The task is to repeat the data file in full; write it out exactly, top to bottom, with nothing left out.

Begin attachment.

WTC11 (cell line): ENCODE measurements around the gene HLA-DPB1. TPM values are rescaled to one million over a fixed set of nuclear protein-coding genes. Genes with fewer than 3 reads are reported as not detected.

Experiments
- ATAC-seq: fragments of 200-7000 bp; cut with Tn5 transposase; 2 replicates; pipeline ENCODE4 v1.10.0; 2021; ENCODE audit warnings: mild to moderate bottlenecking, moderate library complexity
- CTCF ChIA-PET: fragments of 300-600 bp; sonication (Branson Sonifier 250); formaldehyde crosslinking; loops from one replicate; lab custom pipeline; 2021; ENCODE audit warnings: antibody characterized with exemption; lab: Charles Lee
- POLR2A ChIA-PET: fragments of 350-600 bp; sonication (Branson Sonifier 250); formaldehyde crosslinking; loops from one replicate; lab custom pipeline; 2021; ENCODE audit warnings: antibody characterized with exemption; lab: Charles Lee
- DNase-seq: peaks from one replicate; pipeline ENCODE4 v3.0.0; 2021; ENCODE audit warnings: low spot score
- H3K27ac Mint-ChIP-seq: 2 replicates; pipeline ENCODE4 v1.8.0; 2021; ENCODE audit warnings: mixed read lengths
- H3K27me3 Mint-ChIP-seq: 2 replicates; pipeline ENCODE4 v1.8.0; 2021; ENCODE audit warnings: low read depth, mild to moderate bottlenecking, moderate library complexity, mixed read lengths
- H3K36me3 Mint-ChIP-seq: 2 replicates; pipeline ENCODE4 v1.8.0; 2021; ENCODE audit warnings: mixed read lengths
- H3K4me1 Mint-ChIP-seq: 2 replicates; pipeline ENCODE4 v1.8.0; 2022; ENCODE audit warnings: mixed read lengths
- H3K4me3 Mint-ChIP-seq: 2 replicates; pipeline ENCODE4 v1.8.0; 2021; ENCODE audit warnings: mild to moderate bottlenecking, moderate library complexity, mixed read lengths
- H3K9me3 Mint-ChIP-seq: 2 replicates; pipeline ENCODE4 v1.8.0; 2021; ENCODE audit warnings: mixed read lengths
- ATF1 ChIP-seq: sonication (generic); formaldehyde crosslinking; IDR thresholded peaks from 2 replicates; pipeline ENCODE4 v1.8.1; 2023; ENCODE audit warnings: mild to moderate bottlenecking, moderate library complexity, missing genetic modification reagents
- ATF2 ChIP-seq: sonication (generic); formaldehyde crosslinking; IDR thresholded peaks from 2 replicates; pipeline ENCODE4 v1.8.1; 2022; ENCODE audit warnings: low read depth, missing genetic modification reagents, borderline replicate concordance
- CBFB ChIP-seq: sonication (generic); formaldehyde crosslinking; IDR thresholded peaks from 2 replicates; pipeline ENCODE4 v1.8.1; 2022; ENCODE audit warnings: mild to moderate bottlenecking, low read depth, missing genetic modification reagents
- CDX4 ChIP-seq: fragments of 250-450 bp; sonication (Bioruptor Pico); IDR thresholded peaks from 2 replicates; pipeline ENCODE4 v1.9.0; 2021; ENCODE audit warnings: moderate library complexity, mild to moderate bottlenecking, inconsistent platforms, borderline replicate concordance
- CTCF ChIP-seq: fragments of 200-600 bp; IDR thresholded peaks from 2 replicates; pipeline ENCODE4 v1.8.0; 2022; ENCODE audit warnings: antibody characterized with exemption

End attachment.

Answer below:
WTC11 (cell line): ENCODE measurements around the gene HLA-DPB1. TPM values are rescaled to one million over a fixed set of nuclear protein-coding genes. Genes with fewer than 3 reads are reported as not detected.

Experiments
- ATAC-seq: fragments of 200-7000 bp; cut with Tn5 transposase; 2 replicates; pipeline ENCODE4 v1.10.0; 2021; ENCODE audit warnings: mild to moderate bottlenecking, moderate library complexity
- CTCF ChIA-PET: fragments of 300-600 bp; sonication (Branson Sonifier 250); formaldehyde crosslinking; loops from one replicate; lab custom pipeline; 2021; ENCODE audit warnings: antibody characterized with exemption; lab: Charles Lee
- POLR2A ChIA-PET: fragments of 350-600 bp; sonication (Branson Sonifier 250); formaldehyde crosslinking; loops from one replicate; lab custom pipeline; 2021; ENCODE audit warnings: antibody characterized with exemption; lab: Charles Lee
- DNase-seq: peaks from one replicate; pipeline ENCODE4 v3.0.0; 2021; ENCODE audit warnings: low spot score
- H3K27ac Mint-ChIP-seq: 2 replicates; pipeline ENCODE4 v1.8.0; 2021; ENCODE audit warnings: mixed read lengths
- H3K27me3 Mint-ChIP-seq: 2 replicates; pipeline ENCODE4 v1.8.0; 2021; ENCODE audit warnings: low read depth, mild to moderate bottlenecking, moderate library complexity, mixed read lengths
- H3K36me3 Mint-ChIP-seq: 2 replicates; pipeline ENCODE4 v1.8.0; 2021; ENCODE audit warnings: mixed read lengths
- H3K4me1 Mint-ChIP-seq: 2 replicates; pipeline ENCODE4 v1.8.0; 2022; ENCODE audit warnings: mixed read lengths
- H3K4me3 Mint-ChIP-seq: 2 replicates; pipeline ENCODE4 v1.8.0; 2021; ENCODE audit warnings: mild to moderate bottlenecking, moderate library complexity, mixed read lengths
- H3K9me3 Mint-ChIP-seq: 2 replicates; pipeline ENCODE4 v1.8.0; 2021; ENCODE audit warnings: mixed read lengths
- ATF1 ChIP-seq: sonication (generic); formaldehyde crosslinking; IDR thresholded peaks from 2 replicates; pipeline ENCODE4 v1.8.1; 2023; ENCODE audit warnings: mild to moderate bottlenecking, moderate library complexity, missing genetic modification reagents
- ATF2 ChIP-seq: sonication (generic); formaldehyde crosslinking; IDR thresholded peaks from 2 replicates; pipeline ENCODE4 v1.8.1; 2022; ENCODE audit warnings: low read depth, missing genetic modification reagents, borderline replicate concordance
- CBFB ChIP-seq: sonication (generic); formaldehyde crosslinking; IDR thresholded peaks from 2 replicates; pipeline ENCODE4 v1.8.1; 2022; ENCODE audit warnings: mild to moderate bottlenecking, low read depth, missing genetic modification reagents
- CDX4 ChIP-seq: fragments of 250-450 bp; sonication (Bioruptor Pico); IDR thresholded peaks from 2 replicates; pipeline ENCODE4 v1.9.0; 2021; ENCODE audit warnings: moderate library complexity, mild to moderate bottlenecking, inconsistent platforms, borderline replicate concordance
- CTCF ChIP-seq: fragments of 200-600 bp; IDR thresholded peaks from 2 replicates; pipeline ENCODE4 v1.8.0; 2022; ENCODE audit warnings: antibody characterized with exemption